Setting a bold forestry career path.
With the whirring of a brush saw in his ears, Gregory Daniels was a teenager happy to earn a paycheque.
A job, yes. But a career in forestry? That seemed a long way off.
“I was working minimum-wage jobs,” Daniels recalls. “But all of my employers encouraged me to pursue post-secondary education.”
Whether it was working that brush saw near his home community of Canim Lake, B.C., or working in a tree nursery, the common denominator in those entry-level positions was forestry.
Like many of the forest service roads he has driven for work, Daniels’ route to UNBC was not straight. In addition to his early work experience, Daniels made stops at the Nicola Valley Institute of Technology and in 100 Mile House working as a silviculture technician with West Fraser. It was his supervisor there who encouraged Daniels to further his studies. UNBC’s Ecosystem Science and Management Program was the natural choice.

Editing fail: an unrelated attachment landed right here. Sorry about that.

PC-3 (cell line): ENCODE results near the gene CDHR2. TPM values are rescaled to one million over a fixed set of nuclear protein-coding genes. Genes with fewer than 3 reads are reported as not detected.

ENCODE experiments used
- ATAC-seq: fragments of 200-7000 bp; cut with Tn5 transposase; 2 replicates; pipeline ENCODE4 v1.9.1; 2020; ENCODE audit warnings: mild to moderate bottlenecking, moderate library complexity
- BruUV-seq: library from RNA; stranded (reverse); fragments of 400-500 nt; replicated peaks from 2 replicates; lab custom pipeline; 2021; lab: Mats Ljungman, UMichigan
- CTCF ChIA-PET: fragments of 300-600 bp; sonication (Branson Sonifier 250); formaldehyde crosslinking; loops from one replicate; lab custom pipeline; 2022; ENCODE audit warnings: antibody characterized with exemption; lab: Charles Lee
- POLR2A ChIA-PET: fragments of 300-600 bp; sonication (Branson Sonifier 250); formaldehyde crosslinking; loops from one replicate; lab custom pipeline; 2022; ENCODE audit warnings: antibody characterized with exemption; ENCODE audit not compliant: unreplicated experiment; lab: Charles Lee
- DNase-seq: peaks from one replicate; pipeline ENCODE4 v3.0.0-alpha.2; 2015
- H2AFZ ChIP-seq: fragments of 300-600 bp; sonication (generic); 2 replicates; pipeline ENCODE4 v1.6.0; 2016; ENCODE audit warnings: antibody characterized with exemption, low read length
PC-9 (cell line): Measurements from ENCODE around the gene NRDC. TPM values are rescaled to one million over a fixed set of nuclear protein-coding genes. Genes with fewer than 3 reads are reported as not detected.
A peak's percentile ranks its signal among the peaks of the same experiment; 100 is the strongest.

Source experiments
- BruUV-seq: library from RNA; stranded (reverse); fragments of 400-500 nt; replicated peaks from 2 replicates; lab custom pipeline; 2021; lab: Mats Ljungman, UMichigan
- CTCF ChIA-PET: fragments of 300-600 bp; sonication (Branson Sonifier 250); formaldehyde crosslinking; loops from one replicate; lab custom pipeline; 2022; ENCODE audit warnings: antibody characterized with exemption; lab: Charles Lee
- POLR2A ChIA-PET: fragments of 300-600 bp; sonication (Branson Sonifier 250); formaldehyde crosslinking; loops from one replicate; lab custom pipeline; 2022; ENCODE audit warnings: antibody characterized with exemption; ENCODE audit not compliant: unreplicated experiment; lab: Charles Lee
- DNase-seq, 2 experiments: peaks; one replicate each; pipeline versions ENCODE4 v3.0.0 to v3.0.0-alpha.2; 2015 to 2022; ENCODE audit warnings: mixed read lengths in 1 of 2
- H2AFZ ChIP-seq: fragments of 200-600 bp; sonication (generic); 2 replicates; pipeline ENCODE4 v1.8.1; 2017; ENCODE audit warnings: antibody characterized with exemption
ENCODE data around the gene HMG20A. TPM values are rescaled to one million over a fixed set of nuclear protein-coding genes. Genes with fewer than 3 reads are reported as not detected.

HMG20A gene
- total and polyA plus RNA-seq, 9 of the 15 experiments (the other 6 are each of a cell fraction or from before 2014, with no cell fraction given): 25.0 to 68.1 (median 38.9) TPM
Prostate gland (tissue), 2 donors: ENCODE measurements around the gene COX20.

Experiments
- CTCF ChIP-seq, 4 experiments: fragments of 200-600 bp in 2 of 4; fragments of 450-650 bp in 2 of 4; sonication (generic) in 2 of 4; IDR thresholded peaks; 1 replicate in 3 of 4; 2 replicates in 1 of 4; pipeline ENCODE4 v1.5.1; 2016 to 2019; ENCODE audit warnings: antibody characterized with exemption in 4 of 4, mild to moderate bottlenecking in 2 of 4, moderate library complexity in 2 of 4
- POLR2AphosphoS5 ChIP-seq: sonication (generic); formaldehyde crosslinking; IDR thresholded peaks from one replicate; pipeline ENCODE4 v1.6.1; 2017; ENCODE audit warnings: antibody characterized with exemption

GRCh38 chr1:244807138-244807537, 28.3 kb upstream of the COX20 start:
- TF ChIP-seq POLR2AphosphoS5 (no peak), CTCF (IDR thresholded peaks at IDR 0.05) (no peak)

“All the other people in the office came through the UNBC program and they had good things to say about it,” he says.
Not only did his employers urge him to seek a degree, they also suggested he apply for the Forest Products Association of Canada Skills Award for Aboriginal Youth. Daniels was one of only two winners from across the country.
“I was unsure if this was going to be the industry for me, but after getting the award it solidified that idea,” he explains. “It’s awards like this that lead to more Aboriginal involvement in the forestry industry.”
He returned to the West Fraser operation in 100 Mile House for a summer student position this year, but his long-term goal is to return home and give back to the community of Canim Lake.
“I’m going to gather the experience I need, and then I’d really like to go back and help my reserve with their natural resources.”